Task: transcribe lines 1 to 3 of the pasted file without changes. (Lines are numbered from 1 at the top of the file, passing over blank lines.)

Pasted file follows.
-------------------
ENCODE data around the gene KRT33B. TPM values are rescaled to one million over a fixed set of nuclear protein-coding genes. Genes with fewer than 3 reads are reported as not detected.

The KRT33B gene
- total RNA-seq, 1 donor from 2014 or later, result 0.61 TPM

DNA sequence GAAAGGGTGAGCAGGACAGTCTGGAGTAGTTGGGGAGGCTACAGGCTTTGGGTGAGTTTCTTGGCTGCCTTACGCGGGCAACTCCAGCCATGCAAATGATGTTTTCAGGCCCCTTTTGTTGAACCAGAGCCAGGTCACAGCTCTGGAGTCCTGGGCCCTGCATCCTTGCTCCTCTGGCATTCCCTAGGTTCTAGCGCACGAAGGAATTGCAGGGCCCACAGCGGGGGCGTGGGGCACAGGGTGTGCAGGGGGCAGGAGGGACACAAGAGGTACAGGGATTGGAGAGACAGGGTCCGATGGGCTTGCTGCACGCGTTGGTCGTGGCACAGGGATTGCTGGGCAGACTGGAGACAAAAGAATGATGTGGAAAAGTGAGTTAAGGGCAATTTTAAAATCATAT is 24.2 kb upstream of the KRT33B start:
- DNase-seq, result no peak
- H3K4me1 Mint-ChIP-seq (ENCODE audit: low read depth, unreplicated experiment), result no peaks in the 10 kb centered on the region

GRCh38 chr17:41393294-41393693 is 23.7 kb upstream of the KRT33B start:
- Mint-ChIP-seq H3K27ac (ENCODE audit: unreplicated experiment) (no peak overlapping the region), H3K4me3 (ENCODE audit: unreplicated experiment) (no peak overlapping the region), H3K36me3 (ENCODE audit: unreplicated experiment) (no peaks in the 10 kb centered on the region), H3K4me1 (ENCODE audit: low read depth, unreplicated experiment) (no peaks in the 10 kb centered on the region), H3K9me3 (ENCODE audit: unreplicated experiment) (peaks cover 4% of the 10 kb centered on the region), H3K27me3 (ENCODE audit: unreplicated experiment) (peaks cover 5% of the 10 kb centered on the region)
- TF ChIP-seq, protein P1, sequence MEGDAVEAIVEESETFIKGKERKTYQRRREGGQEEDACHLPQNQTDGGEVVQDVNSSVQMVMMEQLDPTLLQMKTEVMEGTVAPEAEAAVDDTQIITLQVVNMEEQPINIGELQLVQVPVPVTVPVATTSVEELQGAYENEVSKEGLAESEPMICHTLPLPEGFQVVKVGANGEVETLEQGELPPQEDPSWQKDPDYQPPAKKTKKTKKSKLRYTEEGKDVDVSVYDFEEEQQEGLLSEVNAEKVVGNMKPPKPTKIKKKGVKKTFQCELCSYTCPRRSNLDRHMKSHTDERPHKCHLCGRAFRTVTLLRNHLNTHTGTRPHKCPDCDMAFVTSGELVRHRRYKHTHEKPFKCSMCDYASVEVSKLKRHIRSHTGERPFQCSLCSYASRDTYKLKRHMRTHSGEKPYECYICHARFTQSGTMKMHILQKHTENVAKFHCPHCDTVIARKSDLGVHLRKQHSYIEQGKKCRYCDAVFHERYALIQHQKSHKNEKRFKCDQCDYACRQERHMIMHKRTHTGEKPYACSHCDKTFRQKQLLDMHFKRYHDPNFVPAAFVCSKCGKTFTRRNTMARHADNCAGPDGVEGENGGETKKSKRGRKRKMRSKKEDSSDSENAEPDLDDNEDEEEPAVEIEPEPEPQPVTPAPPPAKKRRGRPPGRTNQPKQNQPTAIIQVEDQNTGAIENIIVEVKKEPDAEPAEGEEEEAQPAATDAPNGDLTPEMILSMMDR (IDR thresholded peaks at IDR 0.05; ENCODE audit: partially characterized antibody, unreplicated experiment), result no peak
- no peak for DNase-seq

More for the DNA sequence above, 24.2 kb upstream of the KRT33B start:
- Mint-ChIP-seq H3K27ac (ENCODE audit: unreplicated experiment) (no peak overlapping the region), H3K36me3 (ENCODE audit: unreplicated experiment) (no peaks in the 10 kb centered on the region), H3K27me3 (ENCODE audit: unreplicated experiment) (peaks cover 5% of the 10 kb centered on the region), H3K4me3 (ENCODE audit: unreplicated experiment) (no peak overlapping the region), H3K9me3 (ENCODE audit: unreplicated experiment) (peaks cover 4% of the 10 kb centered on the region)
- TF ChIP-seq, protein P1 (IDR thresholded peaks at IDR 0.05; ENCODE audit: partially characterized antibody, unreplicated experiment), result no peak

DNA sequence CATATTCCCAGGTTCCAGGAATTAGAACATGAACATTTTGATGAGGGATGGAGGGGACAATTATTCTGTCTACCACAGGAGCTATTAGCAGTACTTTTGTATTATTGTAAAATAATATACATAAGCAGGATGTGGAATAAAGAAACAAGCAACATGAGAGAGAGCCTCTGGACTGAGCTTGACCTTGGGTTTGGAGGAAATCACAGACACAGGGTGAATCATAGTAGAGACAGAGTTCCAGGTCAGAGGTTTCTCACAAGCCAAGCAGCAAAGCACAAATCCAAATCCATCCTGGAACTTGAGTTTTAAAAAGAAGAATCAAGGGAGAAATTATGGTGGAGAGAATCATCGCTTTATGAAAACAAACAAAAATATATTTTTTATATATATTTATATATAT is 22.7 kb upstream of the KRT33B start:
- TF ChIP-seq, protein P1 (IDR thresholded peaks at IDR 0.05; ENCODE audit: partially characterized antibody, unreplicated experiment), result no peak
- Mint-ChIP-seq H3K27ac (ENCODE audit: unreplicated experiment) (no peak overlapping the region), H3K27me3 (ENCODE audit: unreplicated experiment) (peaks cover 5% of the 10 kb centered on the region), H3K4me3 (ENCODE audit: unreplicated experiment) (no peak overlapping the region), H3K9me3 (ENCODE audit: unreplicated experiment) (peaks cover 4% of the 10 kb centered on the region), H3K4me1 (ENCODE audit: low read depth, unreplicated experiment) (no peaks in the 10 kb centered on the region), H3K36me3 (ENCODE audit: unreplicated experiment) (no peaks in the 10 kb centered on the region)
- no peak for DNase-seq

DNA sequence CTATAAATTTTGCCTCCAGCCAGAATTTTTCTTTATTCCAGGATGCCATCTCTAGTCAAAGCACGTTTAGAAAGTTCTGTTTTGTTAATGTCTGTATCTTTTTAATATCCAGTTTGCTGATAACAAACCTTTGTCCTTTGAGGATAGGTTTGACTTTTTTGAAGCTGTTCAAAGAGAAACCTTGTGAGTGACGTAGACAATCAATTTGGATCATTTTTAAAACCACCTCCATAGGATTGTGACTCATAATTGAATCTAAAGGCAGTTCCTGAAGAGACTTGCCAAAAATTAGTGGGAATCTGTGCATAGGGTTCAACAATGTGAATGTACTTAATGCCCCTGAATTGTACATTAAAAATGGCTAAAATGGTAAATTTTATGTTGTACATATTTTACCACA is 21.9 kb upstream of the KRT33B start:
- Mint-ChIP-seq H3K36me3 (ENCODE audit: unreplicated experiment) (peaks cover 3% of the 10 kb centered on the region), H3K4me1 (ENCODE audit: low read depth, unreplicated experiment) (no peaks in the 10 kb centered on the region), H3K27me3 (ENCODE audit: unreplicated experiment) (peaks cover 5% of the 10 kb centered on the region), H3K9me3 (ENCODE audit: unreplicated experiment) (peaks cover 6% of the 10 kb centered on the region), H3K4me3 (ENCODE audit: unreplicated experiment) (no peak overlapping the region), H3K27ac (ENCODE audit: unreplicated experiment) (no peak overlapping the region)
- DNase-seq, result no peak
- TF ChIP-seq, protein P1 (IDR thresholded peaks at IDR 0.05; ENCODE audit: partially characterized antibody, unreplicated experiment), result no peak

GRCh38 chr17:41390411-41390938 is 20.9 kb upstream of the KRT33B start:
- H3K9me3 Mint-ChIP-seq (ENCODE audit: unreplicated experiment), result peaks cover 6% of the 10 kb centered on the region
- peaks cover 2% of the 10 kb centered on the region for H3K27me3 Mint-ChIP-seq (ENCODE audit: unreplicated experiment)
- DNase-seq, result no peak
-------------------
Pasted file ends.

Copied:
ENCODE data around the gene KRT33B. TPM values are rescaled to one million over a fixed set of nuclear protein-coding genes. Genes with fewer than 3 reads are reported as not detected.

The KRT33B gene
- total RNA-seq, 1 donor from 2014 or later, result 0.61 TPM